As we wrap up the Top Ten of the Past Ten Liststravanganza, I want to extend a heartfelt thanks to everyone who took the time to contribute a list. This sense of community is what got me into the whole horror blogging game, and you’ve all made it a blast. Before a present my own list, however, there have been a few more guest entries to present.
First up, we’ve got Ashley at Pussy Goes Grrr. Here's the link:
Fantastic list Ashley. It's good to see The Others represented. I was really impressed with that one and have often wondered why I don't hear more about it from horror bloggers. I also see you have an affinity for French horror. Virtual high five! Hell yeah. I enjoyed both Ils and Inside, although Frontier(s) ranks higher on my personal list (yet still didn't crack the top ten). The final shot of Grace just kills me. While I really enjoyed the film, I'm thinking you need to be female to have it really hit you at that gut level (strange that it was directed by a man). Anyway, great list, great taste, and great website. I'm so glad you participated, just so I could check out the cool shit going on at your site.
Nextly, we’ve got three tenths of a list from my big sis, who actually submitted a top ten, but didn’t quite grasp that it was restricted to the last decade. However, three of her picks do meet the criteria. They are:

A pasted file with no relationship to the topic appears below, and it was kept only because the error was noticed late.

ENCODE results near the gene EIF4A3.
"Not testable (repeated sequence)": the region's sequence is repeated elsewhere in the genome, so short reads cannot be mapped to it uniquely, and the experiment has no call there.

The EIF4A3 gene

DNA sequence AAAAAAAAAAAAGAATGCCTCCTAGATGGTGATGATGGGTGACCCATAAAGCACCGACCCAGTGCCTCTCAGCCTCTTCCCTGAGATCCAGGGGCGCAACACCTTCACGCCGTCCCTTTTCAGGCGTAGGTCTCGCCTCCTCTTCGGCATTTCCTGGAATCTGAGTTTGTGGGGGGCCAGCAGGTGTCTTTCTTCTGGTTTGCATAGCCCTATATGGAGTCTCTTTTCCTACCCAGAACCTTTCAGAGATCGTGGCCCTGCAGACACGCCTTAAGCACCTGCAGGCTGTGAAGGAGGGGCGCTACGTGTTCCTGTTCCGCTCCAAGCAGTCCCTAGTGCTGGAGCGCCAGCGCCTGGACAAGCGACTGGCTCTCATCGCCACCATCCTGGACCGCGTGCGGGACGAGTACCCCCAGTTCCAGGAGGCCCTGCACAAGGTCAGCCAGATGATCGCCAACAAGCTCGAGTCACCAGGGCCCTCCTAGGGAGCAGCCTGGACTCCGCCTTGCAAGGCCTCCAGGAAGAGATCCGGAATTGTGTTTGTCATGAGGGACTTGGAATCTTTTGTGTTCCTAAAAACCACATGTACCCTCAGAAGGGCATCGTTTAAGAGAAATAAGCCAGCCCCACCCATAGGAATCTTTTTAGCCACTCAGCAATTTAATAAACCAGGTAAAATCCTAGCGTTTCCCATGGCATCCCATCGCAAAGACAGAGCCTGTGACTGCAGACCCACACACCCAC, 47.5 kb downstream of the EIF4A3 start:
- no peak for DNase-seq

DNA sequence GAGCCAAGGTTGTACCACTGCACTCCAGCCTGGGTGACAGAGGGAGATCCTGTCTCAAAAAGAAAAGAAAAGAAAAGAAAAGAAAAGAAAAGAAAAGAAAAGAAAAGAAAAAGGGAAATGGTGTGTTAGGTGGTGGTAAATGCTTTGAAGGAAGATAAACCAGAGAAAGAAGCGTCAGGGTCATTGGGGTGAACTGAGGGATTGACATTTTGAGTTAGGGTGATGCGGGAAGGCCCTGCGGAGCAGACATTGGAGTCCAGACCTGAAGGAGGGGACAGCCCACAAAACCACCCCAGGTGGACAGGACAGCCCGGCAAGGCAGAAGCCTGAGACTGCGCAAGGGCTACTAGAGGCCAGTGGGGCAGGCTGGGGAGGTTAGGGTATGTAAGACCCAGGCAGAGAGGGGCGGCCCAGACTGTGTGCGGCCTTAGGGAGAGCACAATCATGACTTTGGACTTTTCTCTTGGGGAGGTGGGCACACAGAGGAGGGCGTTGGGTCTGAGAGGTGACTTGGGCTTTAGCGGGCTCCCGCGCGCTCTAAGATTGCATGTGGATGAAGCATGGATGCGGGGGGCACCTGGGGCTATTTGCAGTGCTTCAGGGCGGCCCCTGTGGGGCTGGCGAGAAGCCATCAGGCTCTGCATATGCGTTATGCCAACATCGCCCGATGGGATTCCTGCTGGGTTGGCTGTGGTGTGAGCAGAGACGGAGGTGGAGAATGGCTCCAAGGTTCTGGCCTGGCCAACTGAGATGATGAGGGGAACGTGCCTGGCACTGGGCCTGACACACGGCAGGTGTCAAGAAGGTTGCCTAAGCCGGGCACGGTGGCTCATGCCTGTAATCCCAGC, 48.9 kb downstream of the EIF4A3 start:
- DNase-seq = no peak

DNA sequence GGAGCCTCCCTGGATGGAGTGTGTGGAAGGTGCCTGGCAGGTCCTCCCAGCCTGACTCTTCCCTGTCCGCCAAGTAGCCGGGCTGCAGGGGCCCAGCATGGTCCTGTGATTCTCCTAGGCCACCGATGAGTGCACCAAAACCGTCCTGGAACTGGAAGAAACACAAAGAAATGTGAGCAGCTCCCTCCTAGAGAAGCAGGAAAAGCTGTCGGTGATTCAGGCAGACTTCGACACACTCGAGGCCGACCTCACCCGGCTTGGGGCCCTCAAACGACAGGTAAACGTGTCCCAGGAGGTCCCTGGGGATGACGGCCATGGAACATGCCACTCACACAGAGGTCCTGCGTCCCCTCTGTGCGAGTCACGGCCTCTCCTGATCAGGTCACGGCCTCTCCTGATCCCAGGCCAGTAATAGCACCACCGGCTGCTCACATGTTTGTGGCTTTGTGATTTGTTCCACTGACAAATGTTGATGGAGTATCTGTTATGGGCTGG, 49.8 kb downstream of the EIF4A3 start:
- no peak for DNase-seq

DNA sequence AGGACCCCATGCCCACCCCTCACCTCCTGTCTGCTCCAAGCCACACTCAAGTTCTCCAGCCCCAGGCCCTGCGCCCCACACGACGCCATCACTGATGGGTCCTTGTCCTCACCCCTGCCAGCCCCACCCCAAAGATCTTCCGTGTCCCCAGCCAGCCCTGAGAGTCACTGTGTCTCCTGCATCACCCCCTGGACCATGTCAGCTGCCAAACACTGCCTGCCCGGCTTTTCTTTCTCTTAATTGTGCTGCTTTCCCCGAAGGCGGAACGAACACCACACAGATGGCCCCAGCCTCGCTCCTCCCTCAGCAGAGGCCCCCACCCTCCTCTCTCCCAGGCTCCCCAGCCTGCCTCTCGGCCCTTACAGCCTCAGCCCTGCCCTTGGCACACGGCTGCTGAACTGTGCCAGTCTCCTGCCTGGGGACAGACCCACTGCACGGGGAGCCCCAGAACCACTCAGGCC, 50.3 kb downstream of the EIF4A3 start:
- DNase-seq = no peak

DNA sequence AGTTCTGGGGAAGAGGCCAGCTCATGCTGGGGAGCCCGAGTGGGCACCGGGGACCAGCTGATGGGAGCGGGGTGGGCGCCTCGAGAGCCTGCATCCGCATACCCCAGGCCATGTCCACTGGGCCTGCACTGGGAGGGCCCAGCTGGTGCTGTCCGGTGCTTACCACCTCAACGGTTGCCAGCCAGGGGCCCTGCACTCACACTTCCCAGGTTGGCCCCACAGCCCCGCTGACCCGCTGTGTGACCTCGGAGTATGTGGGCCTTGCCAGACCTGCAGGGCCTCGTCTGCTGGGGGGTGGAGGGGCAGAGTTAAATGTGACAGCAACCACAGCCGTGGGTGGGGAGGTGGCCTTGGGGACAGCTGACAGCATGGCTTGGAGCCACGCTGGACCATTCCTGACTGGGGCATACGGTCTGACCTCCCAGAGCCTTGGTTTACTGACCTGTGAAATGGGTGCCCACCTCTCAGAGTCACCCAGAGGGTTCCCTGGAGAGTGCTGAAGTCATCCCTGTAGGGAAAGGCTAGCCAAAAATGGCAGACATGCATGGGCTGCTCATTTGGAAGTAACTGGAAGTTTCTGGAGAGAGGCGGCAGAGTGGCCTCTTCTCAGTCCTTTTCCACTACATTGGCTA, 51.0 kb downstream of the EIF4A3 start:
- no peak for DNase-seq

If there’s one thing I learned from this project, it’s that horror fans are awesome. Oh wait, I already knew that. It was that this past decade has been full of some of the best horror films ever. Wait, I already knew that too. Okay, try this: I learned that if you’re going to ask for guests to submit lists, you should really present yours first if you don’t want to look like an unoriginal D-bag (D is for doggy, btw. Get your head out the gutter.) In fact, only one film on my top ten wasn’t listed by one of you first. Since we all know the only reason to start a blog is to give people the illusion that your opinion somehow matters, originality counts for a lot. Having undermined this illusion, I’d better dispense with further ado and present the list we’ve all (by “we’ve all” I mean “I’ve”) been waiting for:
Marvin the Macabre’s Top Ten of the Past Ten:
#10 – Hostel Part 2
I put off seeing this one for a couple of years, because although I liked Hostel, I didn’t want to see more of the same. Oooh, it’s girls this time instead of guys; that’s supposed to make it original? Then I watched the documentary on American horror called Nightmares in Red, White, and Blue, which showed a clip of the bloodbath scene, but didn’t identify the movie. The imagery was so striking that I knew I had to see it, and searched for months for the twisted film the scene came from. To my mind, it is one of the most powerful kill scenes in horror, because while it’s horrific, it’s also disturbingly sexy. Watching it, I felt simultaneously turned on and disgusted that I was turned on. These conflicting emotions make for a very uncomfortable viewing experience, and one that haunted me long afterward. This scene alone qualifies Hostel 2 for my top ten, but there’s so much else going on.